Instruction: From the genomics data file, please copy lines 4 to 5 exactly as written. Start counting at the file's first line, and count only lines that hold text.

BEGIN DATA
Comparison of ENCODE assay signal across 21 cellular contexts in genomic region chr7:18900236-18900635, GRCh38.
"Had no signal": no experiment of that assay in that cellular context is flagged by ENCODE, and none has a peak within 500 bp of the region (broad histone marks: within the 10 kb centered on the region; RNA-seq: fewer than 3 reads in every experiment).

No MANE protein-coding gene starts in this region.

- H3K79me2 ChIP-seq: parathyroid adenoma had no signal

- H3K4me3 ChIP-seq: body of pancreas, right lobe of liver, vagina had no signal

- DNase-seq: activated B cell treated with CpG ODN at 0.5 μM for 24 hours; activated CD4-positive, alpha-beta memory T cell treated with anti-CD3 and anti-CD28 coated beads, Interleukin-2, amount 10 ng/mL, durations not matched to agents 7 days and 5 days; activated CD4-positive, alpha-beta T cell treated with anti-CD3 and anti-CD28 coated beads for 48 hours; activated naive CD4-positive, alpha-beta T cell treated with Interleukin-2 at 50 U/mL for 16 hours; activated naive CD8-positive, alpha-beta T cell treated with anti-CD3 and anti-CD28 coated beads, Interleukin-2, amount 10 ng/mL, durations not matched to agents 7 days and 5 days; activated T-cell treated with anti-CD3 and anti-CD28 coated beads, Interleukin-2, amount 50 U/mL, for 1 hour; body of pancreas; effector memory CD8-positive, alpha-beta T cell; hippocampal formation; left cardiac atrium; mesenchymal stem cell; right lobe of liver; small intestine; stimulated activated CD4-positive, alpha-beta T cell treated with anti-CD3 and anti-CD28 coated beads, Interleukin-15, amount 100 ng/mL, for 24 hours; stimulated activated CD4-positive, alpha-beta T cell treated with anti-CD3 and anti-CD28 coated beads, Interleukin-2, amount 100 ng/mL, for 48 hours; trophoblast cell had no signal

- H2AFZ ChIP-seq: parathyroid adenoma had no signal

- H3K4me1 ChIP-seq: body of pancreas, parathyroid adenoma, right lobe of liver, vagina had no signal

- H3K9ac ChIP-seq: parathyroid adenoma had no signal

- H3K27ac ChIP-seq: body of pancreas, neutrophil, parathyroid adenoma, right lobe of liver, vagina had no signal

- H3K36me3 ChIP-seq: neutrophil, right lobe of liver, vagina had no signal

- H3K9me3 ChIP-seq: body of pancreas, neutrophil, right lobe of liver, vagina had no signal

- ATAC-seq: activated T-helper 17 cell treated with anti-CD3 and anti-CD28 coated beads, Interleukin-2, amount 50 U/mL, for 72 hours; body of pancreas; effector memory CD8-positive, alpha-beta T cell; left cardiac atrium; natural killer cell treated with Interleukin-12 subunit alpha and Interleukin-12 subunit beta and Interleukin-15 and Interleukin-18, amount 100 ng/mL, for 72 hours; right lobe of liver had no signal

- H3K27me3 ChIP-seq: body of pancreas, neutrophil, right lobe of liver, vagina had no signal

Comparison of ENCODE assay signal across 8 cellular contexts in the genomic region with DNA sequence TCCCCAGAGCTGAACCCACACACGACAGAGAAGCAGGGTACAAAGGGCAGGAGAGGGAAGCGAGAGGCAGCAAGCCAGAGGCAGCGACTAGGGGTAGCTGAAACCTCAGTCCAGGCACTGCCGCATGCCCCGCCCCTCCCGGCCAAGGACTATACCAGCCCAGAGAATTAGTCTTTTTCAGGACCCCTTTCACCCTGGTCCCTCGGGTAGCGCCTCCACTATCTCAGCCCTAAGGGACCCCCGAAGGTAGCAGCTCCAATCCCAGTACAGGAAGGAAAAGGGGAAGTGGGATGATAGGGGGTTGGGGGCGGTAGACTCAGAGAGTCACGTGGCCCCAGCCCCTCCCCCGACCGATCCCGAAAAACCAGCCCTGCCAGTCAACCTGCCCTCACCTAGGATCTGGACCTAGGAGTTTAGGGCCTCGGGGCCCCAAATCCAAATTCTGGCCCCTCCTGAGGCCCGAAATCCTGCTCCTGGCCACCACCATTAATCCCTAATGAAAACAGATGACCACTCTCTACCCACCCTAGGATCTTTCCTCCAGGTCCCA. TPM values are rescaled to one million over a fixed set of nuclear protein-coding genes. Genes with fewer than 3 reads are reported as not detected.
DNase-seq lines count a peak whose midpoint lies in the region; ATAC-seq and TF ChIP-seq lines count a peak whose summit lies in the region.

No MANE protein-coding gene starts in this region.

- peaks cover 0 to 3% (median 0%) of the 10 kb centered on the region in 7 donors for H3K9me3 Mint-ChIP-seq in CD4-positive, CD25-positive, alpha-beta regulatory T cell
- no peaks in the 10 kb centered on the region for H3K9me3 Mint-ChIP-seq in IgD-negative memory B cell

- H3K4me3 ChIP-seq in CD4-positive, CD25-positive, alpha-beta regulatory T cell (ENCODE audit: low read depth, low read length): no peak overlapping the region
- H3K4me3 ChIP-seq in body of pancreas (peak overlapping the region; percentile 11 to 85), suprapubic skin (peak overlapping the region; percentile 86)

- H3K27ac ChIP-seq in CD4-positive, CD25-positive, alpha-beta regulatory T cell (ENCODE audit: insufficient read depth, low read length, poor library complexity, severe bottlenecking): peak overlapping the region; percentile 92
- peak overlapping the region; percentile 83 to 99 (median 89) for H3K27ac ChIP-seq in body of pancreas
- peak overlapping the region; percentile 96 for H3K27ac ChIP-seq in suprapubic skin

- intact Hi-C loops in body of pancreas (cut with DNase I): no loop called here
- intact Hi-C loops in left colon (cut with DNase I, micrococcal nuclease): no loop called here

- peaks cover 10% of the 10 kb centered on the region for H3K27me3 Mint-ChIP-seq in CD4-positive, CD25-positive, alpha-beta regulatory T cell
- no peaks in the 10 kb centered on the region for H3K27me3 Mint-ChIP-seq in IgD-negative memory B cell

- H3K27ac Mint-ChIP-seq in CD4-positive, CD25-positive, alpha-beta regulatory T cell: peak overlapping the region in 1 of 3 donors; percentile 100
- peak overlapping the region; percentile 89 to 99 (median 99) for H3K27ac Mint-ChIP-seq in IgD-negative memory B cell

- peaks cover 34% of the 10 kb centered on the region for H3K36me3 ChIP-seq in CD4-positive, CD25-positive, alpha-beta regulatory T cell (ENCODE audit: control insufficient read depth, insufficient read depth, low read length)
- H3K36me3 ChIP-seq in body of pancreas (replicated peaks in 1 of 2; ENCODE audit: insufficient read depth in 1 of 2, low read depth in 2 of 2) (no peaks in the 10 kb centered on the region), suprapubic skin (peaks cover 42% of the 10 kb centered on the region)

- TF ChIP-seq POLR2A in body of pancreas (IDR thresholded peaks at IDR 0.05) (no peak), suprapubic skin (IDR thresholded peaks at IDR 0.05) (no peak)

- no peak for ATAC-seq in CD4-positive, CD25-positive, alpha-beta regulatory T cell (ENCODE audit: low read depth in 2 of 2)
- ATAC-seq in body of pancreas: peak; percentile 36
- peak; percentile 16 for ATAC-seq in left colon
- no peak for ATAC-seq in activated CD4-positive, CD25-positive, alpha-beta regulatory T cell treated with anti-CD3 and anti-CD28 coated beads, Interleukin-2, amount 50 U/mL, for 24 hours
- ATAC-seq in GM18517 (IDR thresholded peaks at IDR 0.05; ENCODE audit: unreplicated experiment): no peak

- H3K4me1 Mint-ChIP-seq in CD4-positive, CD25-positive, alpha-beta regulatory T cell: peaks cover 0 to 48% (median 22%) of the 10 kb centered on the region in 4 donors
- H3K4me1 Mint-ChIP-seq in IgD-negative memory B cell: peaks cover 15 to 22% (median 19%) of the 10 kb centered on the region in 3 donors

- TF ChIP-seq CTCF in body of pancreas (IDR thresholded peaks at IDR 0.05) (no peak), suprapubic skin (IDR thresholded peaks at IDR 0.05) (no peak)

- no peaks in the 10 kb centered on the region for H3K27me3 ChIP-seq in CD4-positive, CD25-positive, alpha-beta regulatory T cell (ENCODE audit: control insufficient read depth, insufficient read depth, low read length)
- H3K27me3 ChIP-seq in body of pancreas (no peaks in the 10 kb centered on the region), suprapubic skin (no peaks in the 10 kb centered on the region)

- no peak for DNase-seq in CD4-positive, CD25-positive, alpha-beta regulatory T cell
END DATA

- H3K79me2 ChIP-seq: parathyroid adenoma had no signal

- H3K4me3 ChIP-seq: body of pancreas, right lobe of liver, vagina had no signal